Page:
I left the home of the House of Terror and took the night train into Transylvania.
It sounds like a line from a book where something is going to go horribly wrong, but it was a surprisingly pleasant trip.
In a way, this was a trip from Hungary’s present into its past. Mention Transylvania to a Hungarian and he or she will, without fail, remind you that the prettiest part of Romania was once part of Hungary. In this land of shifting powers and borders, it’s more accurate to say Hungary managed to hold it for a while, fighting various invaders off and trying to figure out what to do with all the Romanians and Germans who lived there. After Hungary sided with the wrong players in the first World War, this region became part of Romania.
Buying this night train ticket from Budapest to Sighisoara was far from easy. I couldn’t figure out how to do it online, even with someone who spoke Hungarian helping me. When I inquired about the price in Slovakia, where I was before, they quoted a rate that was 60% more than what it said on the Hungary train site. (Apparently the rest was commission.) So I took my chances and waited until I could get to the train station in Budapest. Perhaps because of enough perplexed foreigners complaining, the Hungarian train system site now has this notice when you look up a schedule:
Please note that home printing of international tickets is not possible. International tickets booked online must be collected at one of the e-Ticket machines located at 40 railways stations in Hungary before your journey.
Once I physically got to the main train station in Budapest, no sweat. There were plenty of tickets left. I could get from Point A to Point B in a reclining seat for 42 euros. But if I splurged a little, I could get a sleeper bunk and stretch out for around 70. Figuring this was part of the adventure, I rationalized my splurge and went for the sleeper berth.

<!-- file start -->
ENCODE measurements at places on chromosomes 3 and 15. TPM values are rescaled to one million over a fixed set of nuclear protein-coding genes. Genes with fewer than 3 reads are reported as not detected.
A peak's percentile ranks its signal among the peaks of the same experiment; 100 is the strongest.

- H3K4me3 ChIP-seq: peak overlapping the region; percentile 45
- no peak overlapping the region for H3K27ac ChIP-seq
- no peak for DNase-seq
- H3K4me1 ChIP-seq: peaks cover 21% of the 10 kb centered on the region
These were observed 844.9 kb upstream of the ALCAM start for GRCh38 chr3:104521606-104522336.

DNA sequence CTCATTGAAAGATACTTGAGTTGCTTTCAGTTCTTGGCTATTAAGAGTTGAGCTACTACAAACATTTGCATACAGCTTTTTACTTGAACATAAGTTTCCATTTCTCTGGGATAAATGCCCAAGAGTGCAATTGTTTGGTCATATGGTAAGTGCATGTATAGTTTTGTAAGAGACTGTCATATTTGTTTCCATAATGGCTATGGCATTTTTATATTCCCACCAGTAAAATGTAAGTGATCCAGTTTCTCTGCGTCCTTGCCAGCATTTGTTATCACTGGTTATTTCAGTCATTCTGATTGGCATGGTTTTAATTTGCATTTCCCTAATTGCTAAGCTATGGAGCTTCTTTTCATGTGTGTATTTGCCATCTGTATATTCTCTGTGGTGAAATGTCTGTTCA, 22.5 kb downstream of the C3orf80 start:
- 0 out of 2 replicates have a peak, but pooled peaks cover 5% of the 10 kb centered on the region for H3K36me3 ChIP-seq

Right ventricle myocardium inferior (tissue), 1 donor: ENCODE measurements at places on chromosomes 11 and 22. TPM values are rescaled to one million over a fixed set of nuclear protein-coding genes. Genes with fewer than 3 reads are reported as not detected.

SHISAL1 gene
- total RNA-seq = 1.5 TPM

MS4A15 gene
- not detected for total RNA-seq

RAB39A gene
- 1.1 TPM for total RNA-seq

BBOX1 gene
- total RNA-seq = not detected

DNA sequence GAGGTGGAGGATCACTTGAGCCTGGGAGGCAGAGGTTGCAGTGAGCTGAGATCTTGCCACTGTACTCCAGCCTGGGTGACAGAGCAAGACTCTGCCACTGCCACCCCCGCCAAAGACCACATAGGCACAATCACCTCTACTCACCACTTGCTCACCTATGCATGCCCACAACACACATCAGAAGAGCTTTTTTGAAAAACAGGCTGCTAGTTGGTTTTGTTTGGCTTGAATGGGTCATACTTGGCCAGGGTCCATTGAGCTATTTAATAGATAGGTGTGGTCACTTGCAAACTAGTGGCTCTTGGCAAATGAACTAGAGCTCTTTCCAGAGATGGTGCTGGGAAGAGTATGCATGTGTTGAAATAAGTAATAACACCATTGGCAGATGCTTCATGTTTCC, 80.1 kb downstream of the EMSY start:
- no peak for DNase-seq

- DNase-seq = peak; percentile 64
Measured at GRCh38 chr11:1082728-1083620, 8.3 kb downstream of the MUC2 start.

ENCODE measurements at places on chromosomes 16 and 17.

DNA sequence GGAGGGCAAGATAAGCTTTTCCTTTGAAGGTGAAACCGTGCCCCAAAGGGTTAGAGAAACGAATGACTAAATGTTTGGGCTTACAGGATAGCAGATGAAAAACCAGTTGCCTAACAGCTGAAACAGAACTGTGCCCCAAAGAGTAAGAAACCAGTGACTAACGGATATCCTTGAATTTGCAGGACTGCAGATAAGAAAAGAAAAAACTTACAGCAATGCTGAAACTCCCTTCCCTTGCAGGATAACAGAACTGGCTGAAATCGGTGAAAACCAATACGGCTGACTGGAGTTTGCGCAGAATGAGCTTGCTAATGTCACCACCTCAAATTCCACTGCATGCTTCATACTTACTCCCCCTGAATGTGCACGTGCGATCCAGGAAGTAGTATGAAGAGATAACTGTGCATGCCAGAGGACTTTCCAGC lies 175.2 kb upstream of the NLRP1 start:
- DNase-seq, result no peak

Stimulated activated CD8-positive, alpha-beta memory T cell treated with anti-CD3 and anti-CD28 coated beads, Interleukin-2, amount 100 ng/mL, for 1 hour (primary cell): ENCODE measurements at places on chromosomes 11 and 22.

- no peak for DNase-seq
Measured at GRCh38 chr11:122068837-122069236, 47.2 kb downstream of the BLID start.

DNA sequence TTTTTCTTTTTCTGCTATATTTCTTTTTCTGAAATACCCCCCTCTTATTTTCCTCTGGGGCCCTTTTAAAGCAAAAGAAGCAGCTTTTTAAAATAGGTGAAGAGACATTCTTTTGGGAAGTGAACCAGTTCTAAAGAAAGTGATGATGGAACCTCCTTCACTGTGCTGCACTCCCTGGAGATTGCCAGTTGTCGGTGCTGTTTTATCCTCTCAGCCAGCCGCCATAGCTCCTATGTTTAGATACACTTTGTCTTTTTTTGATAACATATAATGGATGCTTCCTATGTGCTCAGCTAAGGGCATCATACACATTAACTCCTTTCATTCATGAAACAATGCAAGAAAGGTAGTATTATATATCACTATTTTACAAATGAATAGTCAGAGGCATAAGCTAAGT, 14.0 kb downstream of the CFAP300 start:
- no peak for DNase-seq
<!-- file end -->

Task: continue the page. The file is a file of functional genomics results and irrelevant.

Here’s what I got. The whole night.
You see, the night train to Transylvania is not all that crowded. Perhaps it’s because of the inconvenient time: it departs at 11:30 at night, which leaves tourists killing a lot of time if they’ve checked out of a hotel at mid-day. Plus most of the Keleti train station services shut down by 11 p.m. You can leave your bag in a locker if you have local coins, but this is not the nicest area of town to walk around alone at night.
So after a beer at a neighborhood bar that said “Hungarian money only!” in big letters on the door, I killed a few hours in the station, which had this more welcoming sign to the right. While eating a sandwich that cost me the equivalent of a euro and a large beer that was about the same, a dyed-blonde woman and a Roma-looking man sat down on the bench beside me. The woman was too close and too friendly for the situation, so I knew what was coming. No, I don’t want to go somewhere with you and have a drink. No, really, I’m fine. A middle-aged bald white guy traveling alone is probably a high-percentage target in a half-empty train station late at night, but twice rebuffed, she and her pimp moved on.
On the train, after finding myself alone in a compartment, I looked around and found that it was probably going to stay that way. A family was in a compartment two over, a couple two more after that. Others sat unoccupied. So after the conductor punched me in and said “Sighisoara, 9 a.m.” in English, I curled up in my bed and let the train rock me to sleep like a baby.
At the other end was this:
Is there anything better when traveling long distances than going to sleep in one country and waking up in another that looks completely different? No airport hell, no baggage claim, no dehydration, no jet lag, no aching back. I felt joy and anticipation—and looked nothing like a Transylvanian vampire.